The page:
Why It’s Easier to Save for a Trip Than For an Emergency Fund

One of the things I’ve been pondering since I got back from my recent trip across the country to FinCon15 is why it was so easy for me to save for that trip.

I socked money away for that trip for almost a year without much thought or effort.

Every time I got paid from my freelance writing business I put 30% away for taxes and 10-15% away for my trip to FinCon. The only time I ever used any of that money for anything else is when I got my blog re-designed a few months ago.

I was able to save almost $2,000 in 1 year without hesitation.

But when it comes to my emergency fund I’m not sitting that pretty. Why?

I have a few theories as to why it was a lot easier to save for my trip than for my emergency fund. Here are a couple of them.

Savings Location

My first thought as to why I was able to save $2,000 for my trip to FinCon (plus my tax savings on top of that) is because I keep it in a different bank than where my everyday money is, and it’s an online only bank. This means I have to specifically login to that bank in order to withdraw any money. Maybe that made it easier to keep my hands off the money.

PbZoo6I - Imgur

My emergency fund is in a savings account at the same bank as my regular checking account, so whenever I log into my account (which is everyday), I see both of them right there on the same screen. This does not make it easy to “forget” about all the money just sitting there doing nothing in my emergency fund.

The only thing holding me back from whole-heartedly believing this to be the reason saving for my trip was easy is because all the money I saved for the trip did funnel through my regular checking account first, so I did see each penny I saved leaving my checking account every month.


The other reason I thought of why I might have been able to save for FinCon but I’m having a hard time building my emergency fund is because trips are exciting, and let’s face it, emergency funds are not exciting.

FSUtSu5 - Imgur

Flying across the country to meet up with socially awkward money nerds to talk about budgeting, investing, and other money related topics, might not sound like fun to you either, but I had a blast! (Even if I was almost the only non-frugal person there.)

Perhaps knowing that I’d be able to enjoy that money on my trip made it easier to save for FinCon than putting money into my emergency fund?

Looking forward to travelling somewhere new, meeting people I’ve only talked to online, and eating at restaurants guilt free, made it easy to save for FinCon vs. how difficult of a time I’ve had beefing up my emergency fund.

Now that I realize that’s the most likely reason why saving for FinCon was easy, what can I do to make saving an emergency fund more exciting?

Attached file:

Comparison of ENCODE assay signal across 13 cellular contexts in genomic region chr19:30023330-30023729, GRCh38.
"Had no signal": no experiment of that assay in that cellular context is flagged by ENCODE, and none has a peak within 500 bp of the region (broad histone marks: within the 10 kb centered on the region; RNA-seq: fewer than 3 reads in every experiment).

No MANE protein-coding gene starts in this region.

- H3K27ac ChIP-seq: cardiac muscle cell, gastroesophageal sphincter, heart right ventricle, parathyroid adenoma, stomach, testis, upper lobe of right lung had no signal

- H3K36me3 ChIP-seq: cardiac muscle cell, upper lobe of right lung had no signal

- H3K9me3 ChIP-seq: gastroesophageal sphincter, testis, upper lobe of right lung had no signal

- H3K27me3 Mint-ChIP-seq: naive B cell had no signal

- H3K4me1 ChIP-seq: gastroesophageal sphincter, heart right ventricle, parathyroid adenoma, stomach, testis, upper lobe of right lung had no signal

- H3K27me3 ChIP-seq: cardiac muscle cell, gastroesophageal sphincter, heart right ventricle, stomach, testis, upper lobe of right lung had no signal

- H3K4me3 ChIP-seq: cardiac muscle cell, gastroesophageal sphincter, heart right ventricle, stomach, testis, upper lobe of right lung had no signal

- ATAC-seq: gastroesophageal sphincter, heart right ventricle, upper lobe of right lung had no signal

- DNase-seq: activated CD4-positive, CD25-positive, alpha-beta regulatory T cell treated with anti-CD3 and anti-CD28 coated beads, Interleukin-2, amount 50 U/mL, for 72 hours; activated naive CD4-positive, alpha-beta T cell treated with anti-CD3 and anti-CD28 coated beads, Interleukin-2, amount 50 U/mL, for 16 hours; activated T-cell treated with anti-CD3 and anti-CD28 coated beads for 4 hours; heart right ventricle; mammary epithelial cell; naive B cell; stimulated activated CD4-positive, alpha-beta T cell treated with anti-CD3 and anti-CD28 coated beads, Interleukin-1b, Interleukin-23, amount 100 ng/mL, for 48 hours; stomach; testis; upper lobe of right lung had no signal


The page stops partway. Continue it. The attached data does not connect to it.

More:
About Kayla

Kayla is a mid-20s single girl living in the Midwest, USA. She is focused on paying off her consumer and student loans, while simplifying her life and closet. You can join her on her journey at ShoeaholicNoMore or follow her on Twitter.


  1. That’s the million dollar question, right? We definitely do the out of sight, out of mind thing with the separate account. We also try to tie mini-celebrations to savings and/or debt repayment milestones (a favorite dessert, cheap drinks, a movie, whatever we feel like will get us motivated currentl) but it’s still not as fun as saving for a vacation!

    • Yeah I hear you. At least in this case I didn’t go on a vacay, I just went to FinCon to try and pick up more/new clients. But it was still exciting to get to travel somewhere even if I treated it like work.

  2. This is such a relatable, and all too common, problem: who wouldn’t rather save for something fun, that’s such a clear, achievable, time-sensitive goal? The reality is, as unfun as it may be, we should really be saving the most into our emergency funds each month, because we never know when that rainy day will come.

    We at Gathering are offering a (free) savings platform that allows you to decide how much money is allocated towards your savings goals each month, and then automatically deposits certain amounts into those goals. Taking the choice out of which goals to save for definitely helps making sure that your emergency fund doesn’t go on a diet to satisfy other goals!

  3. I don’t make it exciting – I make it automatic so I don’t even think about it. I have money direct-deposited into my emergency fund every time I get paid. I’d recommend doing that – and moving it to the bank where you were saving for your trip so it’s not catching your eye regularly.

    • I do transfer money into my EF on the first of every month, but I don’t try to save extra to go in there throughout the month as I find I’m much more excited about using that money to pay off debt or for other savings goals.

  4. Motivation is definitely key. Emergency savings are one of those things that are not exciting, until you actually need it and the money is there. Picturing that day might be a good way to kick start it into gear.

  5. Great post and commentary on how excitement affects engagement on certain goals. My emergency savings is also not where it needs to be-especially as a self-employed person. I had such a nice cushion when I returned from Australia. No longer. If you figure this out let me know!

    • haha, I will definitely let you know if I figure it out. It’s so much more fun to save for travel than for emergencies. 🙂

Speak Your Mind